On this view, the nature and the extent of Schaper's domestic activities (in relation to the total production process of the Stomper toy vehicles) are insufficient to constitute an "industry ... in the United States." The entire manufacturing of the toy vehicles occurs in Hong Kong, as does most of the packaging and quality control. Schaper purchases from Kader the toy vehicles, the great bulk of which are already packaged for sale in blister packs, and imports them into the United States. Those that are not already in blister packs are imported in plastic bags, which are then placed in some of the boxes containing accessories. Schaper's inspection activities upon receipt in this country appear to involve ordinary sampling techniques. They are nothing like those in Certain Cube Puzzles, USITC Pub. 1334 (Jan. 1983), in which Ideal Toy's quality control, repair and packaging of imported cube puzzles was determined to constitute an "industry ... in the United States." Unlike Ideal's large inspection and packaging operation in which half of the puzzle's value was added by Ideal's United States activities, Schaper has not shown its United States inspection activities to be substantially different from the random sampling and testing that a normal importer would perform upon receipt (and Schaper does no repairs). Also, Schaper's very large expenditures for advertising and promotion cannot be considered part of the production process. Were we to hold otherwise, few importers would fail the test of constituting a domestic industry. In addition, Schaper's monitoring10 of Kader's manufacturing cannot be considered part of a domestic industry; it occurs in Hong Kong.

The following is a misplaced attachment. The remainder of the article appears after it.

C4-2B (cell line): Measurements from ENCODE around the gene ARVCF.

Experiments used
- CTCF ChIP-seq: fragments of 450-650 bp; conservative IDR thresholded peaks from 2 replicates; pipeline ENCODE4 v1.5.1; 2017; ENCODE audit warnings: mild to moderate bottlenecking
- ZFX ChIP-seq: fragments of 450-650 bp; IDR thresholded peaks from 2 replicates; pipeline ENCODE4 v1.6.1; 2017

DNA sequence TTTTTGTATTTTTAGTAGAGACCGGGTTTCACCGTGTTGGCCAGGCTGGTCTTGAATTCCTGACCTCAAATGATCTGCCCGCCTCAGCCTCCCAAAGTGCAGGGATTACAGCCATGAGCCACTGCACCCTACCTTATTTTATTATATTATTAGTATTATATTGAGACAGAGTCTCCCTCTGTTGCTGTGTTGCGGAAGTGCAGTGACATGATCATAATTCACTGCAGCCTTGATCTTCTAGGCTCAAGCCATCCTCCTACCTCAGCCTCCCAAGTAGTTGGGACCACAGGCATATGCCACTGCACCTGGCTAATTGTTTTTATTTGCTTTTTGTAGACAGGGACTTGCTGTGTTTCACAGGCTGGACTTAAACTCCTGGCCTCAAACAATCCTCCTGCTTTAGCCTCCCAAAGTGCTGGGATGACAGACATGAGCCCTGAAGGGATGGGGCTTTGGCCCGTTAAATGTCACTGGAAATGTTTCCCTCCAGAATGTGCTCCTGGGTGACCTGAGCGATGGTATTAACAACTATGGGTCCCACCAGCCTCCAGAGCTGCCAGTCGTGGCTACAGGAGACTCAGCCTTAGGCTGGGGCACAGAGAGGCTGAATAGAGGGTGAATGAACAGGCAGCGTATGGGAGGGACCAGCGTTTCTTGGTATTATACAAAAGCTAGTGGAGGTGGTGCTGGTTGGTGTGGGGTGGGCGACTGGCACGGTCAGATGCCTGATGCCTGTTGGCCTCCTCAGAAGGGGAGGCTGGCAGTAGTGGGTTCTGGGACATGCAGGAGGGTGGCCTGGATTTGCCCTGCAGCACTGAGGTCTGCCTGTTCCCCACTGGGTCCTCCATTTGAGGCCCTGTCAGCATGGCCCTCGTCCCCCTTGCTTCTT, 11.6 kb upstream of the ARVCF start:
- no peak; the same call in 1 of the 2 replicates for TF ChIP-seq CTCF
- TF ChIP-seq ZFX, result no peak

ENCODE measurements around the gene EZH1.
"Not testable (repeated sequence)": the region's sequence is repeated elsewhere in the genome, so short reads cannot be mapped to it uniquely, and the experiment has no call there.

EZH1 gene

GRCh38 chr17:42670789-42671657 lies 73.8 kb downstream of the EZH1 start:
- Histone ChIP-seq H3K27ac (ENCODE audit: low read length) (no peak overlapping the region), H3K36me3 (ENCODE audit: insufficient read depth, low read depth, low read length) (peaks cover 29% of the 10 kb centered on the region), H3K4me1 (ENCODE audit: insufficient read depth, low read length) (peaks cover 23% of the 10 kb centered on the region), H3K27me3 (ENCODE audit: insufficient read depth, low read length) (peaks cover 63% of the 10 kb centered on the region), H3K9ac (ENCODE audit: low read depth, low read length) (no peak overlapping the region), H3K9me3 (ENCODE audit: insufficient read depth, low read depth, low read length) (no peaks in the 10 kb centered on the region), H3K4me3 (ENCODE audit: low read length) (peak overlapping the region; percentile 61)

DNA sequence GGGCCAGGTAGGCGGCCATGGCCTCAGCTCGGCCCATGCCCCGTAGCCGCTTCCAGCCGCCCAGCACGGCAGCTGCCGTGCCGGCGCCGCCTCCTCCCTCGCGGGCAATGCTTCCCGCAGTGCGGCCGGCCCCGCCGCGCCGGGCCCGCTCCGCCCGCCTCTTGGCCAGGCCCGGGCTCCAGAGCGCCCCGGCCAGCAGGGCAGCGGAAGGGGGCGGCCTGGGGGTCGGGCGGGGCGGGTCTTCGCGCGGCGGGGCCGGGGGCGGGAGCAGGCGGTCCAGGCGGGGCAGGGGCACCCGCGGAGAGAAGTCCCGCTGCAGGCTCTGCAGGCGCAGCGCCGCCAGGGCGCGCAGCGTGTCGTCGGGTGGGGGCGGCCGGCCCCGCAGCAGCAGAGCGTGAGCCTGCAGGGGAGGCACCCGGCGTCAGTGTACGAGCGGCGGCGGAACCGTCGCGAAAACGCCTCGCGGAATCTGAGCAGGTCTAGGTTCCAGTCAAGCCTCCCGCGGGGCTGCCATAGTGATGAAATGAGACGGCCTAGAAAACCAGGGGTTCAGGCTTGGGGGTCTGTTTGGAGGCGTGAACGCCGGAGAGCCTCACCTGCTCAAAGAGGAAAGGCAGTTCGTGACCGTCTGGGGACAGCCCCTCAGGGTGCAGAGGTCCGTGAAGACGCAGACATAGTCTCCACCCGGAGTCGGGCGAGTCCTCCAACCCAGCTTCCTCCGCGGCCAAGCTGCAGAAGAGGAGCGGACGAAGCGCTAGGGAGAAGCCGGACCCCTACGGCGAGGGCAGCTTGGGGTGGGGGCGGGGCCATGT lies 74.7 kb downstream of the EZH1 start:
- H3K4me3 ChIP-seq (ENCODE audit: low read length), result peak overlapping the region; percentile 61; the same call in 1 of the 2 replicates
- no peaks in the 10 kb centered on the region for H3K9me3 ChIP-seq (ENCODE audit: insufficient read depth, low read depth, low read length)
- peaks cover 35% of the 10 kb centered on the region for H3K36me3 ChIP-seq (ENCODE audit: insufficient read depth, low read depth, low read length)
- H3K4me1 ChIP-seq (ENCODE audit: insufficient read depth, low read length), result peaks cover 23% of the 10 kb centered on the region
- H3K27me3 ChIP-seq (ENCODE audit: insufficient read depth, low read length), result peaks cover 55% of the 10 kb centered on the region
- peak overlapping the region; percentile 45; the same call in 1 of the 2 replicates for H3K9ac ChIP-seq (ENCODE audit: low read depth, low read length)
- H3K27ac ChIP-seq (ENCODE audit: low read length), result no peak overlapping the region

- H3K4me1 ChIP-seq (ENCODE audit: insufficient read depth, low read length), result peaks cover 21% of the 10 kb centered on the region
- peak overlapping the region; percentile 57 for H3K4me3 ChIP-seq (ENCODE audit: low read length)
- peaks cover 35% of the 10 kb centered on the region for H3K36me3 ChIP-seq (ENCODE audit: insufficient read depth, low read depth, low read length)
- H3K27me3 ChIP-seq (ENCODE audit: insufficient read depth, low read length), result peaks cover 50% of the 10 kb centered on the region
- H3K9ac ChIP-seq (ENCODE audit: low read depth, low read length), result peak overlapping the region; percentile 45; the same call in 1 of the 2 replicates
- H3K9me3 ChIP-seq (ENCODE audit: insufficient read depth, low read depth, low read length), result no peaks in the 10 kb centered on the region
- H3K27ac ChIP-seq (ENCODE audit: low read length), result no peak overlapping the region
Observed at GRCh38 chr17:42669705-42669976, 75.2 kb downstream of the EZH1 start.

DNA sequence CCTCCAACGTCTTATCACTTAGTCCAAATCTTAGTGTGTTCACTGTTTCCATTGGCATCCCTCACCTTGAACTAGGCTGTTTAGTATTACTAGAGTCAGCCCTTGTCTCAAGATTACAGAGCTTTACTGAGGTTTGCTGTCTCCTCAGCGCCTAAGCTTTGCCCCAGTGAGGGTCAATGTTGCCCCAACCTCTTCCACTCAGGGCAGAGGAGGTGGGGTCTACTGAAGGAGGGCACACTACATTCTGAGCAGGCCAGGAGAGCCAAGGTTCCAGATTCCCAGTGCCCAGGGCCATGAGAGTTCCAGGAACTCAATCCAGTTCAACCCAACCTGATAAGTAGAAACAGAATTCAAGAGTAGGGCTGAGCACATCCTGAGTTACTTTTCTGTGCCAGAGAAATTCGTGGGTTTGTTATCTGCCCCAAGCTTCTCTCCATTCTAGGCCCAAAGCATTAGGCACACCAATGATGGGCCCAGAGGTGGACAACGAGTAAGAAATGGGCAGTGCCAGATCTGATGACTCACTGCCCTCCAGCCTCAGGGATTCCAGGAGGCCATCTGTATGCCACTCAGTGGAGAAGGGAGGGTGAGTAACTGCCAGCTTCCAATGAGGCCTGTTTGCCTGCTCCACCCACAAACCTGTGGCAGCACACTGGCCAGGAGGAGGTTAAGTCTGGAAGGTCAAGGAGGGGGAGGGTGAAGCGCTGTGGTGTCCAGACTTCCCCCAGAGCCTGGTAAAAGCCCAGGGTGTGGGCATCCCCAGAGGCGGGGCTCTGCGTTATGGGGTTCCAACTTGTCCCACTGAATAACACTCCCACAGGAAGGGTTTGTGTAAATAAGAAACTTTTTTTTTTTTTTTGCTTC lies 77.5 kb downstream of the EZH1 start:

Nor are Schaper's activities comparable to the servicing and installation activities accepted in Certain Airtight Cast Iron Stoves, USITC Pub. 1126 (Jan. 1981) and Certain Airless Paint Spray Pumps and Components Thereof, USITC Pub. 1199 (Nov. 1981), in which substantial domestic repair and installation activities necessarily associated with imported stoves (in Stoves), and frequent domestic product servicing under warranties as well as some domestic production (in Spray Pumps), were found by the Commission sufficient to warrant determinations that the "industry" requirement was met. Although we agree that in proper cases "industry" may encompass more than the manufacturing of the patented item, we also believe that the Commission did not err in deciding that Schaper's activities in the United States are too minimal to be considered an "industry" under section 337. There is simply not enough significant value added domestically to the toy vehicles by Schaper's activities in this country (including design, inspection and packaging). The result is that the Commission's determination, which is consistent with its other holdings, is not erroneous as a legal matter or unsupported by substantial evidence, nor arbitrary or capricious (to the extent the question is within the agency's discretion).